Sarah Brierley

Sarah Brierley is a Assistant Professor at Washington University, St. Louis. Her research focuses on governance, political accountability, and elections in low-income democracies. Her dissertation investigates the political economy of public sector development in Africa, focusing on the case of Ghana.

Content by Sarah Brierley
  • Publication - Project Report

    Do chiefs' endorsements affect voter behaviour?

    We study whether and why traditional leaders can influence voter behaviour using real endorsement messages made by chiefs in support of the incumbent presidential candidate during Ghana’s 2020 presidential elections. Using an experimental design, we document a positive impact of endorsement messages on vote choice, but not on turnout. We find that the effect of chiefs’...

    17 Sep 2021 | Sarah Brierley, George Ofosu

  • Project

    Do endorsements by traditional leaders affect voter attitudes?

    Traditional leaders or chiefs are believed to wield significant influence on their subjects' civic engagement, political participation, and vote choice. Scholars argue that the source of their legitimacy – historical socio-cultural customs – and subjects' trust and reverence enable them to help elected officials mobilise citizens to contribute their labour to community...

    14 Jul 2021 | Sarah Brierley, George Ofosu

  • Publication - Policy Brief

    Procurement mismanagement and the politicisation of bureaucratic transfers in Ghana

    Governments in developing countries typically spend over half of their budgets purchasing goods and services from private companies. The mismanagement of this procurement is common in many countries, including Ghana, and can severely undermine development. Common modes of malfeasance include public officials selecting contractors on the basis of personal or partisan...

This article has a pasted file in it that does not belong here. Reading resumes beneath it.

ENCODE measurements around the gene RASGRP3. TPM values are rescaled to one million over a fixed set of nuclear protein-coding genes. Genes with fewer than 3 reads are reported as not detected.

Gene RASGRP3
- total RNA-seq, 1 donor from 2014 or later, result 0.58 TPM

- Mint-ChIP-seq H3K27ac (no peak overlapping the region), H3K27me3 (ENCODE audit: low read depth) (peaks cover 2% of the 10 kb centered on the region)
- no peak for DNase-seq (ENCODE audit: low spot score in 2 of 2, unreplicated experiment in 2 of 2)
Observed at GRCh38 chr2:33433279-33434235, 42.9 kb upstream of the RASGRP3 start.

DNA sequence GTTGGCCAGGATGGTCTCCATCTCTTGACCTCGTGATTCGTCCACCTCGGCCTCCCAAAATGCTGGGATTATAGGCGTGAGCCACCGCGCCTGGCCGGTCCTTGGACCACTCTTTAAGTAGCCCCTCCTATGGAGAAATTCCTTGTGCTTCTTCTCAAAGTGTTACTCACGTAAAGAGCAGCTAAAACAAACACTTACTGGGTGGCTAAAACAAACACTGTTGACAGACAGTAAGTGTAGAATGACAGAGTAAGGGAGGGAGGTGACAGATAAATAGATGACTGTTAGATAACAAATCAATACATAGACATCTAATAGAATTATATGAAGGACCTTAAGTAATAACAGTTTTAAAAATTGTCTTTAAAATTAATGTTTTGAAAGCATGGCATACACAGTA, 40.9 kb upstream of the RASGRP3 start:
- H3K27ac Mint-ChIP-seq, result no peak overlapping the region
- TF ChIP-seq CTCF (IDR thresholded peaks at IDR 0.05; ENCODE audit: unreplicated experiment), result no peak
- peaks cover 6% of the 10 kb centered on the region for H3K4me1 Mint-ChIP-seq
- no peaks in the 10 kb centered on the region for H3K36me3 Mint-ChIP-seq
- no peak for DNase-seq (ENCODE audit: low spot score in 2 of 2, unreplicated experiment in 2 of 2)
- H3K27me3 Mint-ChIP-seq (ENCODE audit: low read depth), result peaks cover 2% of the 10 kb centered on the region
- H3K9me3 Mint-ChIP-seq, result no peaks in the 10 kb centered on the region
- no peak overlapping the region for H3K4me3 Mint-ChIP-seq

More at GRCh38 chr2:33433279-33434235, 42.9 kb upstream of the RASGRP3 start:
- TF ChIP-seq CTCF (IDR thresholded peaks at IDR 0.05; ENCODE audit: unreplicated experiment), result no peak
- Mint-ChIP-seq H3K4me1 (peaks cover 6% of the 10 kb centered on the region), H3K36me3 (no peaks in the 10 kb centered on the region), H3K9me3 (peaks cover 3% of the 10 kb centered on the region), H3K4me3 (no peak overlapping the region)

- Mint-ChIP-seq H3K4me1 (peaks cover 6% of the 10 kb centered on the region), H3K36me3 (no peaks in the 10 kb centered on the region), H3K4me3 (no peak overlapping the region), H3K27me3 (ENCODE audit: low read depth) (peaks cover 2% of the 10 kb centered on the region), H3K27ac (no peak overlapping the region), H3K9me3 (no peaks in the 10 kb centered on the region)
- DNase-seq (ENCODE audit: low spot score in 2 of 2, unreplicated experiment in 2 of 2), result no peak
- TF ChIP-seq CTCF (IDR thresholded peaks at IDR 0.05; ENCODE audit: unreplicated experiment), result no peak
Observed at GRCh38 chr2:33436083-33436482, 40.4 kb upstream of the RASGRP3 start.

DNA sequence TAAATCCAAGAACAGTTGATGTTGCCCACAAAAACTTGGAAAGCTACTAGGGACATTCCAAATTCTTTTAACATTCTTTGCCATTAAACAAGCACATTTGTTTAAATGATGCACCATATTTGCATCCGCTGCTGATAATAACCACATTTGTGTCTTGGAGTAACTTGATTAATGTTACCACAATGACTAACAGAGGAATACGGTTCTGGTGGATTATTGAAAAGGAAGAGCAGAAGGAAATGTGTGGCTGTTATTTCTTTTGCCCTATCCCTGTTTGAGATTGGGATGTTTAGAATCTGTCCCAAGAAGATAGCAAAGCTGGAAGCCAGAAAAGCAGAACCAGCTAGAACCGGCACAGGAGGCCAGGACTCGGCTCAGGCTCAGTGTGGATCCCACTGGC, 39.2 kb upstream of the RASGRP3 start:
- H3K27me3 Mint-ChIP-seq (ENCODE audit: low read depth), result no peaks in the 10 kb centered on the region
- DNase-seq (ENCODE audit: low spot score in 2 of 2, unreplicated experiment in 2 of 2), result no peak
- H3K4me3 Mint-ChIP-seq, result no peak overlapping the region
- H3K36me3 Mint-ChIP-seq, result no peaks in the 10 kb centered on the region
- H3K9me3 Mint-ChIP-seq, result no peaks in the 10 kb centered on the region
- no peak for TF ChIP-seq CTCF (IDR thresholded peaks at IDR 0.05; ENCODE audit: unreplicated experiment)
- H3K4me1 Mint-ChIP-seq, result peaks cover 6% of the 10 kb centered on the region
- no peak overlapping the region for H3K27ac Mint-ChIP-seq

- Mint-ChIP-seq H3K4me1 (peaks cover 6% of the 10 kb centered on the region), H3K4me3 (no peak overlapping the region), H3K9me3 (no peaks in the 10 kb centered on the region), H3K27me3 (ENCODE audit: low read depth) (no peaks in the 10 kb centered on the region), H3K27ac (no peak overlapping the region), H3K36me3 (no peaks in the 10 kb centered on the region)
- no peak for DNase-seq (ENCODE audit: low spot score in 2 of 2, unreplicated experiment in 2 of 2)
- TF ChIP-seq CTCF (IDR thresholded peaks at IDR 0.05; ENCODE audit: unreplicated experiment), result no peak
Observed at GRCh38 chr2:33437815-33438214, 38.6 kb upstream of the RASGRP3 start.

1 Aug 2018 | Sarah Brierley

  • Blog post

    Local government corruption in Ghana: Misplaced control and incentives

    Bureaucrat corruption corresponds to the control politicians have over their careers. Politicians distort processes to extract funds and garner influence. A more structured bureaucrat transfer process and the monitoring of procurement can curtail corruption. In Ghana in early 2017, a police officer became embroiled in a conflict with a renowned Member of Parliament (MP)....

    22 Nov 2017 | Sarah Brierley

  • Blog post

    The impact of parliamentary debates on Ghana’s 2016 elections

    Both televised and radio debates increase informed and tolerant voter behaviour, boding well for peaceful elections in young democracies. Electoral debates have a long history in democratic politics. The most famous such event was the televised interaction between Kennedy and Nixon in 1960. Today, debates are held in over 60 countries across all regions of the world, from...

    18 Aug 2017 | Sarah Brierley, Eric Kramon, George Ofosu

  • Project

    Do candidate debates strengthen democracy? A field experiment on the effects of debates on voter behaviour and electoral accountability

    Candidate debates are currently held in over 60 countries around the world. Increasingly, they are being held in developing countries with financial support from international democracy-promotion organisations on the grounds that they strengthen democracy. In developing democracies, debates have the potential to provide valuable information to citizens on the character and...

    9 Jan 2017 | Sarah Brierley, Eric Kramon, George Ofosu

  • Project

    When does the state deliver? An analysis of procurement practices among local governments in Ghana

    Under what conditions do bureaucrats and politicians have an incentive to defraud the state through corrupt procurement practices? Public officers regularly award contracts to private companies to construct public goods. However, these elites often abuse their position and award contracts to politically connected firms in return for campaign donations or personal kickbacks....

    16 Dec 2015 | Daniel Posner, Sarah Brierley